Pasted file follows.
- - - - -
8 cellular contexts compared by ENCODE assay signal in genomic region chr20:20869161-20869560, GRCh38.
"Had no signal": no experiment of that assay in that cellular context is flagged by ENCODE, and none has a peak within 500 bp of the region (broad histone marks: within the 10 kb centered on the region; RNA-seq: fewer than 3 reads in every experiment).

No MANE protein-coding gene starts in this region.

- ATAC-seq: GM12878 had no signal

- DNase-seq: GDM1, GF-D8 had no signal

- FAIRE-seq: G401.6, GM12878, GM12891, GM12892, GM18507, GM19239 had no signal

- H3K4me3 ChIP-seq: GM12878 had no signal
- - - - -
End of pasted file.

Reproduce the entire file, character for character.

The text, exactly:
8 cellular contexts compared by ENCODE assay signal in genomic region chr20:20869161-20869560, GRCh38.
"Had no signal": no experiment of that assay in that cellular context is flagged by ENCODE, and none has a peak within 500 bp of the region (broad histone marks: within the 10 kb centered on the region; RNA-seq: fewer than 3 reads in every experiment).

No MANE protein-coding gene starts in this region.

- ATAC-seq: GM12878 had no signal

- DNase-seq: GDM1, GF-D8 had no signal

- FAIRE-seq: G401.6, GM12878, GM12891, GM12892, GM18507, GM19239 had no signal

- H3K4me3 ChIP-seq: GM12878 had no signal